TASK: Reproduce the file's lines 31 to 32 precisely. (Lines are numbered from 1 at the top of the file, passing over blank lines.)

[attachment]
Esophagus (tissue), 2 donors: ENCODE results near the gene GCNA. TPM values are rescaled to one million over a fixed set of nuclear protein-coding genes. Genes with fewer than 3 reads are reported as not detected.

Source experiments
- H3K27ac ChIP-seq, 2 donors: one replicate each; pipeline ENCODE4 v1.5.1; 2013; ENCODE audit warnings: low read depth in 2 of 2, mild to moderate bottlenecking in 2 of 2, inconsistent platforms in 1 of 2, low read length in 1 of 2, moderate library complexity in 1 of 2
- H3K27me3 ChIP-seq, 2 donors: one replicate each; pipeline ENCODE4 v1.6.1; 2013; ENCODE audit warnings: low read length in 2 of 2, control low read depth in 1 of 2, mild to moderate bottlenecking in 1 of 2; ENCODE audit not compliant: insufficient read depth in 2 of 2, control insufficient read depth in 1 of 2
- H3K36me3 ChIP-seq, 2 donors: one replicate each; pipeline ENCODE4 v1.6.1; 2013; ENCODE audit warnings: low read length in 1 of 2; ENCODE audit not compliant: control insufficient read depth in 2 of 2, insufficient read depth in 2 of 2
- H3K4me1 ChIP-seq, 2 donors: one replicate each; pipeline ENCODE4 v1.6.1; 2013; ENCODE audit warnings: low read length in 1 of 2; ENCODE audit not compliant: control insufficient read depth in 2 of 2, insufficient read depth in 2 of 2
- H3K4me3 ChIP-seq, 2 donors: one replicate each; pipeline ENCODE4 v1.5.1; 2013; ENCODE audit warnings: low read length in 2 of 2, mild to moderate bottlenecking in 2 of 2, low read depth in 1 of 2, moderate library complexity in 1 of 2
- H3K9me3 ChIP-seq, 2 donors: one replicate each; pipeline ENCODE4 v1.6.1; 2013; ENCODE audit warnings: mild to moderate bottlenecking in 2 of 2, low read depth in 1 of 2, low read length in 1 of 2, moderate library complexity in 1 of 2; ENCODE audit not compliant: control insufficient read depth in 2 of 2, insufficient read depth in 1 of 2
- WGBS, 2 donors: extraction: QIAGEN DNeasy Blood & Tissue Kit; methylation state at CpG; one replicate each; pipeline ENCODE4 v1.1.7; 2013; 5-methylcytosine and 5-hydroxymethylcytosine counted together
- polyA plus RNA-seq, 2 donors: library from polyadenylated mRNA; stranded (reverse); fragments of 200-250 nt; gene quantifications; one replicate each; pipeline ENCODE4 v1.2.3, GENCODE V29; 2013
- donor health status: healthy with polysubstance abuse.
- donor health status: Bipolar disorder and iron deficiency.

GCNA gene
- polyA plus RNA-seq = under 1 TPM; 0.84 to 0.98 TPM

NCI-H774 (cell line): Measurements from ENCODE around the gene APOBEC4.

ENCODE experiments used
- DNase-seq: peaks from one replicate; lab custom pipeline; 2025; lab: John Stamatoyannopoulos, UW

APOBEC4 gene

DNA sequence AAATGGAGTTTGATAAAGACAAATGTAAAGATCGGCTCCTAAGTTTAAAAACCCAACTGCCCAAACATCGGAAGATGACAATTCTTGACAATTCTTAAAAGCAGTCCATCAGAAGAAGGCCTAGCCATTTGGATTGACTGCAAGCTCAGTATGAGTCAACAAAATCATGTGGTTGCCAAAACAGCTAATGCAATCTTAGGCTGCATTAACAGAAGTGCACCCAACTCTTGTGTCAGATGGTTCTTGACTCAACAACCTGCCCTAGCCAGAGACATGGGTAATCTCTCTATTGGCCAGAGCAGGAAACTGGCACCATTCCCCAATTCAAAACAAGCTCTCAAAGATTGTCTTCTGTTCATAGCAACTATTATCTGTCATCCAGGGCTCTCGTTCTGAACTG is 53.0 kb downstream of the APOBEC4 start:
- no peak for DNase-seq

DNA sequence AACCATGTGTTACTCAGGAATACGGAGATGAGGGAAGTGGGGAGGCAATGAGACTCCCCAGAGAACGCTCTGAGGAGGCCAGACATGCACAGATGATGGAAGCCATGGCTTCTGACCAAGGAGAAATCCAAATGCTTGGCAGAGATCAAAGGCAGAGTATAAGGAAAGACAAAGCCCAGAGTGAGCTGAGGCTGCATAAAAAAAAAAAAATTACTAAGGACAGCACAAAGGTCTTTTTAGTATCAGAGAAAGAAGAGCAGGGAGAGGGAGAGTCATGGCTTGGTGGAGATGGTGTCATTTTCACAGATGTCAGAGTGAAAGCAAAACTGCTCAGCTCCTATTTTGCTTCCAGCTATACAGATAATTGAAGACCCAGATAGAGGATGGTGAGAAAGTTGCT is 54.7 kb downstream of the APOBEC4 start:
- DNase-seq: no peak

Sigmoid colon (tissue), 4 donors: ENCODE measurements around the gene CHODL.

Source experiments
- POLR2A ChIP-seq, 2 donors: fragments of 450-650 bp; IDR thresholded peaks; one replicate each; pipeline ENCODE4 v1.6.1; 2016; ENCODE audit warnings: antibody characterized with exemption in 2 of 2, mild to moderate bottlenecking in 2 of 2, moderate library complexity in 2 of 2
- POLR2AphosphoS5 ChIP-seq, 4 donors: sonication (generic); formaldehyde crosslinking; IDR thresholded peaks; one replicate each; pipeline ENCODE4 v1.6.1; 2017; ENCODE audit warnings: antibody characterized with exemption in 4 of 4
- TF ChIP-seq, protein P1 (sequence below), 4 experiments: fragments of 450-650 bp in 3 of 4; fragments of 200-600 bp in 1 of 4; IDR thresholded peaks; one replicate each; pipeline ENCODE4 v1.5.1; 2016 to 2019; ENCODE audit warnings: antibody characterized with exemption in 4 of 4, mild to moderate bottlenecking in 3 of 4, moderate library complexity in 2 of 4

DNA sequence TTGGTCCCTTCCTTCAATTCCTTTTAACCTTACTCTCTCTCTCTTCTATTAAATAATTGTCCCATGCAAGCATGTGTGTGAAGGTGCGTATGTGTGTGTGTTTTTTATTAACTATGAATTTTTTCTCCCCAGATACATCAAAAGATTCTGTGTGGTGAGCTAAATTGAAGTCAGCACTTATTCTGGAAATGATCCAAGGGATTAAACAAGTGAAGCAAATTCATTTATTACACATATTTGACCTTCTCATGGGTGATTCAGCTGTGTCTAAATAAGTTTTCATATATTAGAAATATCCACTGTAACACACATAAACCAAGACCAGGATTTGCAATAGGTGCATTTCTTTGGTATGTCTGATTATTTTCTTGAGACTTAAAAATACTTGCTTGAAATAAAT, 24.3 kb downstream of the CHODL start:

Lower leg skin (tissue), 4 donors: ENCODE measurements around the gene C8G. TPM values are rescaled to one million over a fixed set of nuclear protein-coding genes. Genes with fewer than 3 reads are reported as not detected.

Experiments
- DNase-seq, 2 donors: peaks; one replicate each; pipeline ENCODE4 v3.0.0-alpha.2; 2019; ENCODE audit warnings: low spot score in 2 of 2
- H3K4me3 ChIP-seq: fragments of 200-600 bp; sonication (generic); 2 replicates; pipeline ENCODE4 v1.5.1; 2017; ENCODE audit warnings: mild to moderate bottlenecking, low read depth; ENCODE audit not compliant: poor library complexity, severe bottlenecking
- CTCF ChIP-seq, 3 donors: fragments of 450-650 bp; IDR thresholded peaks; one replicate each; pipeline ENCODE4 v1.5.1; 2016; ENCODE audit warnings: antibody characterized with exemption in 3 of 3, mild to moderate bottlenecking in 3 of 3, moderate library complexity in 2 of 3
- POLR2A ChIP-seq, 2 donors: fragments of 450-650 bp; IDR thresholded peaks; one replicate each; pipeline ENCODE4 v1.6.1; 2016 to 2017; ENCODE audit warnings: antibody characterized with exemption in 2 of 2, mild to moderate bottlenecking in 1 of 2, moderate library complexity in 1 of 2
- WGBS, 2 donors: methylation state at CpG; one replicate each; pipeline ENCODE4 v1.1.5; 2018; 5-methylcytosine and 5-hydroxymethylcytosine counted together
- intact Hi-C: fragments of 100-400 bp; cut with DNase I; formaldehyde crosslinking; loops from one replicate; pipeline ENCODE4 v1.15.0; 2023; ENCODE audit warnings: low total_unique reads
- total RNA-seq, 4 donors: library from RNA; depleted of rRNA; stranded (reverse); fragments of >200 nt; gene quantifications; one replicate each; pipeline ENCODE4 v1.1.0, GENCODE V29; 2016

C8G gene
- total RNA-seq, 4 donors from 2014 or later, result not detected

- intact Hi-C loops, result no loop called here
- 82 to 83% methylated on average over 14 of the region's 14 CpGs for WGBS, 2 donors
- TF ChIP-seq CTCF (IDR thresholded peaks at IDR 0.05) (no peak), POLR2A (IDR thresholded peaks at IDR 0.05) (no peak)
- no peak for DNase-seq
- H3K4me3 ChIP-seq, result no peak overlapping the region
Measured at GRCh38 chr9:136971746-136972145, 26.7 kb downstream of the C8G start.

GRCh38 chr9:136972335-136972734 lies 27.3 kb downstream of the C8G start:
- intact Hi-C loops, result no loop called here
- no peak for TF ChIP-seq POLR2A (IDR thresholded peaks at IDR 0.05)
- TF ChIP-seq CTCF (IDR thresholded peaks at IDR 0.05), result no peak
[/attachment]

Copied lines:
- DNase-seq, 2 donors: peaks; one replicate each; pipeline ENCODE4 v3.0.0-alpha.2; 2019; ENCODE audit warnings: low spot score in 2 of 2
- H3K4me3 ChIP-seq: fragments of 200-600 bp; sonication (generic); 2 replicates; pipeline ENCODE4 v1.5.1; 2017; ENCODE audit warnings: mild to moderate bottlenecking, low read depth; ENCODE audit not compliant: poor library complexity, severe bottlenecking